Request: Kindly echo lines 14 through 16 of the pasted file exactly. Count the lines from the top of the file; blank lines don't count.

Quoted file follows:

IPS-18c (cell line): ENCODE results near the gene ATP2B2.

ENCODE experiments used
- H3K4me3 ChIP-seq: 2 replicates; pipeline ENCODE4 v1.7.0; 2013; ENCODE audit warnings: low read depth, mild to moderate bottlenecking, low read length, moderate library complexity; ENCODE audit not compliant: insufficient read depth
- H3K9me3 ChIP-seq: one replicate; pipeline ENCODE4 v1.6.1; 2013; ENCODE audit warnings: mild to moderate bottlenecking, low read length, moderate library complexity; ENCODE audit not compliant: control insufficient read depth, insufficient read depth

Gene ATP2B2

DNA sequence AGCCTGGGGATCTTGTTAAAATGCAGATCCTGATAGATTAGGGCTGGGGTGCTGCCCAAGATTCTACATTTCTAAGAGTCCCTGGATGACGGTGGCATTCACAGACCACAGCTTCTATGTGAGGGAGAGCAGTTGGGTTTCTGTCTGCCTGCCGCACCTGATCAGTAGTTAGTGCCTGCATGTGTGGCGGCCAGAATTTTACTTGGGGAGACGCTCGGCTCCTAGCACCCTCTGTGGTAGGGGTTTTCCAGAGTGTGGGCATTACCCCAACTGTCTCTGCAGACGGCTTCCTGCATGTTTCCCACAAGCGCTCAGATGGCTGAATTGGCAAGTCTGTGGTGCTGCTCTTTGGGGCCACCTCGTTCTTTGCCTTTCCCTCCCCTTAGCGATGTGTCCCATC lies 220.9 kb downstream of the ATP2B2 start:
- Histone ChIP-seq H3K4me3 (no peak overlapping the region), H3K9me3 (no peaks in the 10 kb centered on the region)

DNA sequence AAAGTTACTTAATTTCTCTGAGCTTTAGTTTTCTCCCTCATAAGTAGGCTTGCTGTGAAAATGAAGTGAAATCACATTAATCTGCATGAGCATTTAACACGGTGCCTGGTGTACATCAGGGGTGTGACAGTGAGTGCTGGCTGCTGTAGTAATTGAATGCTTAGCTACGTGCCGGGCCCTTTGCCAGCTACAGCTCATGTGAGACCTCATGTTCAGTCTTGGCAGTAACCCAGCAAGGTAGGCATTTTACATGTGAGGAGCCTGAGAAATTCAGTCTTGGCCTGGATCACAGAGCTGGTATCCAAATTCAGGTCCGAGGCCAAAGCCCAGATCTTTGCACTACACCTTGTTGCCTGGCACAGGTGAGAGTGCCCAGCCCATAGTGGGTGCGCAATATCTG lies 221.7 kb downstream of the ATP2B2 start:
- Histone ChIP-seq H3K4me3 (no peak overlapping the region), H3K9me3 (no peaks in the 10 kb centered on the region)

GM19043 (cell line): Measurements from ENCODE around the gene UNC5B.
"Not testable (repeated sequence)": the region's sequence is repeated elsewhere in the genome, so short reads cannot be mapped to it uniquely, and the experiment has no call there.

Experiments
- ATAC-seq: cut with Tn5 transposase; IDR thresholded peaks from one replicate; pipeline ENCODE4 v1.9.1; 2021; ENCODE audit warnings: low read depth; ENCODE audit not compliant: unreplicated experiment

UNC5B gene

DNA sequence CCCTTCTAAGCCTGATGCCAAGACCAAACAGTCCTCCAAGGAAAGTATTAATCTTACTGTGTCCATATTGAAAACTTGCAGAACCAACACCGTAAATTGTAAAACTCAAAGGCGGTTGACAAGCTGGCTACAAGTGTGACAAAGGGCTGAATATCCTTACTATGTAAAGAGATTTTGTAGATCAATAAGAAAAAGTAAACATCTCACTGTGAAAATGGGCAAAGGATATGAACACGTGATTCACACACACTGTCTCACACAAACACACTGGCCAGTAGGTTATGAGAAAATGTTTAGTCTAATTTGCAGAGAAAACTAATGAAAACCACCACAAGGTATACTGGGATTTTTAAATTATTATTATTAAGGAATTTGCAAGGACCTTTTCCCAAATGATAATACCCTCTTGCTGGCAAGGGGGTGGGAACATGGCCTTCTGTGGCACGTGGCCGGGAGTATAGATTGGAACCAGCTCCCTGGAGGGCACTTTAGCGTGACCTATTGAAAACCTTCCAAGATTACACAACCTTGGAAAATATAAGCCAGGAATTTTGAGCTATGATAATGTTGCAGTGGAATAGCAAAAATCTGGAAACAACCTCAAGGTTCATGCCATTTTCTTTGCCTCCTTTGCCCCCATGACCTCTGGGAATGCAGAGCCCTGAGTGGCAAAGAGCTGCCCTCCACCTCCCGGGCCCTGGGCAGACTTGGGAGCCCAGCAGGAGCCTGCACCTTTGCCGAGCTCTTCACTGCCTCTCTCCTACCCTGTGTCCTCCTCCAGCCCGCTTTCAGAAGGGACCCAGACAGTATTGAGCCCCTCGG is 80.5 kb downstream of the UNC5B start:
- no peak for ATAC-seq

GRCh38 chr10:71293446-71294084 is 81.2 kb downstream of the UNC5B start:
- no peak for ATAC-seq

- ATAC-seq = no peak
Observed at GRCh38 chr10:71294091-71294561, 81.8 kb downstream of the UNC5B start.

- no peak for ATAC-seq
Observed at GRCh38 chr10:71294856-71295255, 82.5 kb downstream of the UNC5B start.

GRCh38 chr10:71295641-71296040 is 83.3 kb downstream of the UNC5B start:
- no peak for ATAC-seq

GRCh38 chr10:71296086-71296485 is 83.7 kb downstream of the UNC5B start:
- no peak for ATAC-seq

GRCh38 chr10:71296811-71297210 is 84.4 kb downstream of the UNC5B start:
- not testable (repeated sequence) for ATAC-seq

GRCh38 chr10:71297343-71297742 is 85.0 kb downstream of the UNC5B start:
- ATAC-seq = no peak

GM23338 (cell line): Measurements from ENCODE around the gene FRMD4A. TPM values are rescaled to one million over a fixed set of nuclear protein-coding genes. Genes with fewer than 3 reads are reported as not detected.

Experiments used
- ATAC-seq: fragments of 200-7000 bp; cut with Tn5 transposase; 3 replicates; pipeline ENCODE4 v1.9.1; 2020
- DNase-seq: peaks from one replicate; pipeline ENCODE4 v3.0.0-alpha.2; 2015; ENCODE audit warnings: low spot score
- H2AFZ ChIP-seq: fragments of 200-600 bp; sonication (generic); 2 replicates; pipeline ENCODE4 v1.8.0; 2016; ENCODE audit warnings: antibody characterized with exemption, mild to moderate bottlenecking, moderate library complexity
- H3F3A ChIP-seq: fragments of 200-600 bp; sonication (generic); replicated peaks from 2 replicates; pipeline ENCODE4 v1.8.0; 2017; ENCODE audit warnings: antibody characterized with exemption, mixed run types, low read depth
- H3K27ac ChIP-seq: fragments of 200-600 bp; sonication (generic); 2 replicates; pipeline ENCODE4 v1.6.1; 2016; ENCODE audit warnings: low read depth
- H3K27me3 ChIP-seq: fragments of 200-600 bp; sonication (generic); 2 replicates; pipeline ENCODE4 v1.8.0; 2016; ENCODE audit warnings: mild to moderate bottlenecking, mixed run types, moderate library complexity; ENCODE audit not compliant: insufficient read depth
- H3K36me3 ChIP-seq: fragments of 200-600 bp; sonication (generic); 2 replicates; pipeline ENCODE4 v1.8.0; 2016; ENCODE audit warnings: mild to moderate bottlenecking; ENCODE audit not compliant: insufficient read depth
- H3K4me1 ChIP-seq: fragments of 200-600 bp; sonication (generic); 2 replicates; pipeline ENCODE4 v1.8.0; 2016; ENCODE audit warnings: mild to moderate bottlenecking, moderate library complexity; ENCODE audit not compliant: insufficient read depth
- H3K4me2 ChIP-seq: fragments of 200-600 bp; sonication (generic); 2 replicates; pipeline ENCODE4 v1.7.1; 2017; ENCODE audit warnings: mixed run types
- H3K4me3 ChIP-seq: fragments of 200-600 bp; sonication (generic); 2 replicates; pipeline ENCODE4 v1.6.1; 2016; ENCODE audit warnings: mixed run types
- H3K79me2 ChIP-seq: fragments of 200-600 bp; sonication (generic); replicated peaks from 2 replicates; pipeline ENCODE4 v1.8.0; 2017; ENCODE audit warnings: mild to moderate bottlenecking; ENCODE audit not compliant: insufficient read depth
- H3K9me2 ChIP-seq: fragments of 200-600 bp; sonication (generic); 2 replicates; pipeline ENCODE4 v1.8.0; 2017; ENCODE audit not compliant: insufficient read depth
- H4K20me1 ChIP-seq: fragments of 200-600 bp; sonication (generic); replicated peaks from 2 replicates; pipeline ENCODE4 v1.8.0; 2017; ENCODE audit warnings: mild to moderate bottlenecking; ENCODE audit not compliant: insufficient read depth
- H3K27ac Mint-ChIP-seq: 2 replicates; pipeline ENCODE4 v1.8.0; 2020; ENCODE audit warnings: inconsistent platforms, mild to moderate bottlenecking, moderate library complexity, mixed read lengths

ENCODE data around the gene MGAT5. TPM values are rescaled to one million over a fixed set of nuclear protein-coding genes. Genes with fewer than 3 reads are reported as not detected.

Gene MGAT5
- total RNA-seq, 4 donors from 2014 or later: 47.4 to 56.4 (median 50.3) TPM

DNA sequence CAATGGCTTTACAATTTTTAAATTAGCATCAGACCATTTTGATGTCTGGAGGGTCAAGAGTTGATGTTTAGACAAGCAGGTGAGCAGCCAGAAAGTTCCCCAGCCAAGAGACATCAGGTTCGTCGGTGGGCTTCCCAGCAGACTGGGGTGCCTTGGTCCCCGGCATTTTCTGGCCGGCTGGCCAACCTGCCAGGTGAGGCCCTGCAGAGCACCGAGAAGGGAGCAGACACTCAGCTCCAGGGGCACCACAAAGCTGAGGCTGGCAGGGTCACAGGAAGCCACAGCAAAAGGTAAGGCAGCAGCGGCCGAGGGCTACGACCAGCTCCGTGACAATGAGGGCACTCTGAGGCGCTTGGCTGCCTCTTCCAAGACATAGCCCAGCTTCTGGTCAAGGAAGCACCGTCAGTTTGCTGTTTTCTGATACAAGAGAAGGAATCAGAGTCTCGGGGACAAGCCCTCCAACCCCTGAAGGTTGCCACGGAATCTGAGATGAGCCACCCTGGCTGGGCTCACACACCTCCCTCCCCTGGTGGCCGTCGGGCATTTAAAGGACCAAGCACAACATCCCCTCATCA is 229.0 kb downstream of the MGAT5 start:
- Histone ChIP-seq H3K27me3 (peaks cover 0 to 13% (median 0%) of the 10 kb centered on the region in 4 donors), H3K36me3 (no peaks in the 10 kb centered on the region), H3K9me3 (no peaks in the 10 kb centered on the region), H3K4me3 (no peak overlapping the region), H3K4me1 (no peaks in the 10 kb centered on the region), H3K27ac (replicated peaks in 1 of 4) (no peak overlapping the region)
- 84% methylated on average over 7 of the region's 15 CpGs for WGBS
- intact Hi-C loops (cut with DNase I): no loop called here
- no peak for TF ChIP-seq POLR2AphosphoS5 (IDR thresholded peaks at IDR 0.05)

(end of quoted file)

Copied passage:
UNC5B gene

DNA sequence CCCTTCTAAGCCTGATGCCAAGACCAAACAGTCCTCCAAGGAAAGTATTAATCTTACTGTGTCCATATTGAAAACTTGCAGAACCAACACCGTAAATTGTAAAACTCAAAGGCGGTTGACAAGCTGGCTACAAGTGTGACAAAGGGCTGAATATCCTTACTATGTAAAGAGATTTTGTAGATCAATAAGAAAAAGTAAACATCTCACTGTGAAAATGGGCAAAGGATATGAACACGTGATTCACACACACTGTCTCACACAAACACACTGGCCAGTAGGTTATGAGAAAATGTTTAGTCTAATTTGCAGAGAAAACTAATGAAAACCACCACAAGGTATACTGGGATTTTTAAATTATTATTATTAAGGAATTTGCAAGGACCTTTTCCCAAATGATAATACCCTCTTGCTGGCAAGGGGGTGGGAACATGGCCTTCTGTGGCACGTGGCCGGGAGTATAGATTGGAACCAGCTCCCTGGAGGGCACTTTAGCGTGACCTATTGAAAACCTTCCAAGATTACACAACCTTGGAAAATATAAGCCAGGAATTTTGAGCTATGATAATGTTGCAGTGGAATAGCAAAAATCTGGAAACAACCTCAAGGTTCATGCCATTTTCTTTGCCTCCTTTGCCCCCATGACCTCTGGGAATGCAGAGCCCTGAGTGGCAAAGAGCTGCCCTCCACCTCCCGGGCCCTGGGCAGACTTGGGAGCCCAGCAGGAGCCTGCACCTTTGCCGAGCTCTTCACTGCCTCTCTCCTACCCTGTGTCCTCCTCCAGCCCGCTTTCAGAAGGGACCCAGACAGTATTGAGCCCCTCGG is 80.5 kb downstream of the UNC5B start:
- no peak for ATAC-seq